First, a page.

Day 12

It all happened at the White House. Lady Bird Johnson had invited 41 distinguished guests to a luncheon that centered on youth violence in inner cities. Eartha Kitt was one of seven Black women there. And with every clank of silver, unfurling of a napkin, and comment about beautifying the ghetto, I can imagine her blood boiled.

She was not ladylike.  She said, “I’m a dirt person. I don’t trust diamonds and gold.”  Eartha Kitt was born on a plantation in South Carolina. She was given away by her mother - unwanted. Sent to live with an aunt who tolerated her. Raised in abject poverty in Harlem. Often slept on subway cars to avoid violence at home. And here she sat that day in the White House, listening to speeches with easy “fixes” to the streets that raised her. 

Not today. 

It was her turn to speak.  She adjusted the mic, braced herself, then denounced the Vietnam War. She had spent her life advocating for Black children.  “You send the best of this country off to be shot and maimed. No wonder these kids rebel." Then she turned to her hostess, "...and you have children of your own, Mrs. Johnson – we raise children and send them to war." Lady Bird Johnson burst into tears.

For her anti-war speech, Kitt was blacklisted in Hollywood for decades. She received death threats.  The CIA even planted a McCarthy-era dossier about her troubled family life.  It called her a “sadistic nymphomaniac.”  And that’s where they messed up. In resistance, she became an international sex symbol.  





Day 12: We are the #DaughtersOf Eartha Kitt

Orson Welles called her “the most exciting woman in the world.”  And she was. Eartha Kitt sang in 11 languages. Danced with Katherine Dunham. Broke boundaries for Black women in Hollywood when she played Cat woman. She was nominated for Tony Awards, Grammy Awards, and Emmys. And still, she felt unwanted, unloved. At the end, she was asked to summarize her life in six words. She said, “Rejected, ejected, dejected, used, accused, abused.”
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Use #blackhistorybootcamp to speak up.  The juiciest conversation is happening on Twitter.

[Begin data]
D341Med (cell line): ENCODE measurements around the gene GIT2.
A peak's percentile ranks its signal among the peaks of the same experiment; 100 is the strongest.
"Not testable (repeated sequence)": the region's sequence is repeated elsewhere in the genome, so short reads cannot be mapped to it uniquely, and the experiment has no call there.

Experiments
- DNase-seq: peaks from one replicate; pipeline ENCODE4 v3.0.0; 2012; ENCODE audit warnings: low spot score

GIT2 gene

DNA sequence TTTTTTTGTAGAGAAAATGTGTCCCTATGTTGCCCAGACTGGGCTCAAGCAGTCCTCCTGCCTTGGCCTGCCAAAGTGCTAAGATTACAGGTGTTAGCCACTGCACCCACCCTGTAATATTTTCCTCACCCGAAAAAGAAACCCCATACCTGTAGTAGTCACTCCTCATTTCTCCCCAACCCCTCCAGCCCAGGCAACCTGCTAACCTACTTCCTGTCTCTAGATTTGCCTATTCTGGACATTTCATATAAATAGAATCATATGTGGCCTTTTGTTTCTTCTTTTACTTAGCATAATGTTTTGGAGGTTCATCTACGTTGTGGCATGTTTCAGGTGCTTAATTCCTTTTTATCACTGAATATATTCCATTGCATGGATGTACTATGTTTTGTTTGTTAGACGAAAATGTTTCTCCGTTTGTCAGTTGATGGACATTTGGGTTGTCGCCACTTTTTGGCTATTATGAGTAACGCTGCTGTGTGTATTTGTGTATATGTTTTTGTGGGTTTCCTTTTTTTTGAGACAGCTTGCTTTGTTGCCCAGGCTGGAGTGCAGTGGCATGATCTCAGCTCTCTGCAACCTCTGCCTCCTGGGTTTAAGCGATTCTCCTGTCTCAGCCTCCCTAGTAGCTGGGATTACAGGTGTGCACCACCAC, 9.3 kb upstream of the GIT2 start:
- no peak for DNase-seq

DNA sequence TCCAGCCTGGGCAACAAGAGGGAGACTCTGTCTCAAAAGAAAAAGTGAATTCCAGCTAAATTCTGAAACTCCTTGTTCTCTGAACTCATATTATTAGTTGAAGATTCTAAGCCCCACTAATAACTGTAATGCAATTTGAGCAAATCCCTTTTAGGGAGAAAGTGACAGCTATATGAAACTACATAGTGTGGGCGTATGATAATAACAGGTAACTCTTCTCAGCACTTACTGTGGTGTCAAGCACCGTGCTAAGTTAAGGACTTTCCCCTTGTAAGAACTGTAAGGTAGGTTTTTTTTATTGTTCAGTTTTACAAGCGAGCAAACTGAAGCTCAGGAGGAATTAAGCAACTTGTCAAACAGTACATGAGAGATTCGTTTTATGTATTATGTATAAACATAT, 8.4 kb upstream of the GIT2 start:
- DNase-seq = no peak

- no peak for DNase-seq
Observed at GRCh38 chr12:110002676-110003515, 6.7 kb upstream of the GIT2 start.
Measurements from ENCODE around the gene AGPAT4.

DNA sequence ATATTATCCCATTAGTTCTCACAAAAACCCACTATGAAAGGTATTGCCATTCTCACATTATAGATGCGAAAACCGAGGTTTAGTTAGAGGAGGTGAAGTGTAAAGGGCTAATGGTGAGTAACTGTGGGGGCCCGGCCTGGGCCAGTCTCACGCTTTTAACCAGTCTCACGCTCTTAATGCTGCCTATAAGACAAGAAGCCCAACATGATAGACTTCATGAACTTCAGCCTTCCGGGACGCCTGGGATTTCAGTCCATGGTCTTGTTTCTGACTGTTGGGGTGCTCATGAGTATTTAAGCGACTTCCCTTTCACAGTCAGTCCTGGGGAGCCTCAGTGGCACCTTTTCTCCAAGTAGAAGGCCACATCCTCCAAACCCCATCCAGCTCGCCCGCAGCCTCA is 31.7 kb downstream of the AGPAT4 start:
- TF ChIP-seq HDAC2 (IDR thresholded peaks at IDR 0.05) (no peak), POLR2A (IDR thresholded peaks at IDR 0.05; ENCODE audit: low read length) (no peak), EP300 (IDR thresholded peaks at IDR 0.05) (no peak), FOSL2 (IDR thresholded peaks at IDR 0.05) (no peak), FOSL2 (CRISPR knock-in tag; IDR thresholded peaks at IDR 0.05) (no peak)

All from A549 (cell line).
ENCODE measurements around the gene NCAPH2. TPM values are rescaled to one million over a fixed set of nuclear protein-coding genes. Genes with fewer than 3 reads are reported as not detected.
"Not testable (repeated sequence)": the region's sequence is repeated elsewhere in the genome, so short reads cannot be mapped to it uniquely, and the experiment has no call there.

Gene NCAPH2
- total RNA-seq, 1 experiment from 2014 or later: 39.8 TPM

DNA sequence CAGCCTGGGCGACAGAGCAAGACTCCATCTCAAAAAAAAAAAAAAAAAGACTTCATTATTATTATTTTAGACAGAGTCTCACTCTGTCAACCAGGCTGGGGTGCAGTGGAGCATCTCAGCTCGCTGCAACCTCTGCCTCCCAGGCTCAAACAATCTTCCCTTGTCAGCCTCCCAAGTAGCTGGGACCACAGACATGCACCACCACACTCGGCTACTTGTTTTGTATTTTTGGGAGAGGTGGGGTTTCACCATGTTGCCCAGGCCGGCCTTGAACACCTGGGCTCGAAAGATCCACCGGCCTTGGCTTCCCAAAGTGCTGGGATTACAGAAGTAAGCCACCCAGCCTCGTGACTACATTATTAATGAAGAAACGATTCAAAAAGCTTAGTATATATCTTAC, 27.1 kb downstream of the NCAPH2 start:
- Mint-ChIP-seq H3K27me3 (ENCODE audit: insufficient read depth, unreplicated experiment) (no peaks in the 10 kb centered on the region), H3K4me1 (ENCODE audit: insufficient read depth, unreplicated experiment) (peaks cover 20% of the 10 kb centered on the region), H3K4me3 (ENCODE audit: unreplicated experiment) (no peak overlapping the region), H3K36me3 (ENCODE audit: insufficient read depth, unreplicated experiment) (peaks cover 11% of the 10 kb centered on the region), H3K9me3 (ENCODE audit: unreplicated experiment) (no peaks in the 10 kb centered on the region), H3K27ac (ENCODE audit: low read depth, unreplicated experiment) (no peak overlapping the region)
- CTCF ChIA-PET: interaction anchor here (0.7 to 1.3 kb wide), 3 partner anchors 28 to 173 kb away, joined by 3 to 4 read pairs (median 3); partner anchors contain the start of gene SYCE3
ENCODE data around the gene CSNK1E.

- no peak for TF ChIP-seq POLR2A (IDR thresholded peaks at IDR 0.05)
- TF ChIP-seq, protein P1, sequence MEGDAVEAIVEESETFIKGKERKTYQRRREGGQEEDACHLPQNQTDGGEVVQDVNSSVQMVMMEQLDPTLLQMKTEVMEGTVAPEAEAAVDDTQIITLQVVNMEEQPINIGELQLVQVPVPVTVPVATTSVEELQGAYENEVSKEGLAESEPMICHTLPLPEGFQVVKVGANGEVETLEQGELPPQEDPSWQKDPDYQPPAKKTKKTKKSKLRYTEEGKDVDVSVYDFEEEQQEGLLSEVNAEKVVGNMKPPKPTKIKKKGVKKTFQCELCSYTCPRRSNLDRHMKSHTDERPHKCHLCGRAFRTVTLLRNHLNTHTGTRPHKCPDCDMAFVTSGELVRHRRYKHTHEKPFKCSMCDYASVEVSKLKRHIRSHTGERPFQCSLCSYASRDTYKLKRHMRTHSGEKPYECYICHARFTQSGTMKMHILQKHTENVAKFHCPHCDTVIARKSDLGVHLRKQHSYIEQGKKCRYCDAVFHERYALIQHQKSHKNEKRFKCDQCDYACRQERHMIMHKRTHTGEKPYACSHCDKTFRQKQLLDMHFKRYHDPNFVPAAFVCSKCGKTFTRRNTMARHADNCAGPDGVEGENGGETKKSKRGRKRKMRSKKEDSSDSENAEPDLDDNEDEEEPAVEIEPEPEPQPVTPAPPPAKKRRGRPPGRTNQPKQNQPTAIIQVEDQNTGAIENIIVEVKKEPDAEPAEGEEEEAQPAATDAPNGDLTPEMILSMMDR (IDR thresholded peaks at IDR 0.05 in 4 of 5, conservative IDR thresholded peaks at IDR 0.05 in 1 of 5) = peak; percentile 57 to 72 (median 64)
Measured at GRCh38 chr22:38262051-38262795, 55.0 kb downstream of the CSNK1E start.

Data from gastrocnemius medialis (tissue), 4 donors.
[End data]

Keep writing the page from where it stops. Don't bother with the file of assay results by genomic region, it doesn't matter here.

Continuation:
- Do you feel loved? Where do you look for love and why?

- Like Eartha Kitt, we sometimes achieve to prove our worth. Are there less labor-intensive ways to be valuable to the Black community?

- "I’ll never forget how my own people treated me."  Eartha Kitt said that her light skin "deemed her untrustworthy."  She said, "Nobody wanted me, Negro or white." Let's talk about desirability, rejection, and white oppression.

- Which Black women are leveraging their celebrity or influence for Black liberation now? Let's tag them and shout them out!

- Eartha Kitt played Batwoman.  What other iconic characters need to be played by a Black woman?

- MUSIC: Daughters of Eartha Kitt A Spotify Playlist for Your Walk.
- INTERVIEWS: Unfiltered Earthaa summary of her life storyThe first three minutes are a masterclass on resistance. Plus, they discuss her speaking truth to power at the White House.
- PERFORMANCES: Eartha singing in French, performing live on stage, and working out in a commercial. 
- ACTION:  Support Black artists on Patreon, through Spotify's Music Relief or through CashApp directly.

This is a reminder that COVID-19 is still real and it is still killing Black people disproportionately.  We ask you not to walk in groups until we flatten the curve in our communities.  To support your mental health we are walking virtually together each day.  This is a solo training mission to build your own discipline and fortitude for the days ahead.  Please wear a mask, practice social distancing, and wash your hands when you return home.

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Did you miss any of the powerful content provided in the past weeks? Catch up here. Listen to the Walk & Talks hosted by co-founders T. Morgan Dixon and Vanessa Garrison on Spotify or Apple podcast.


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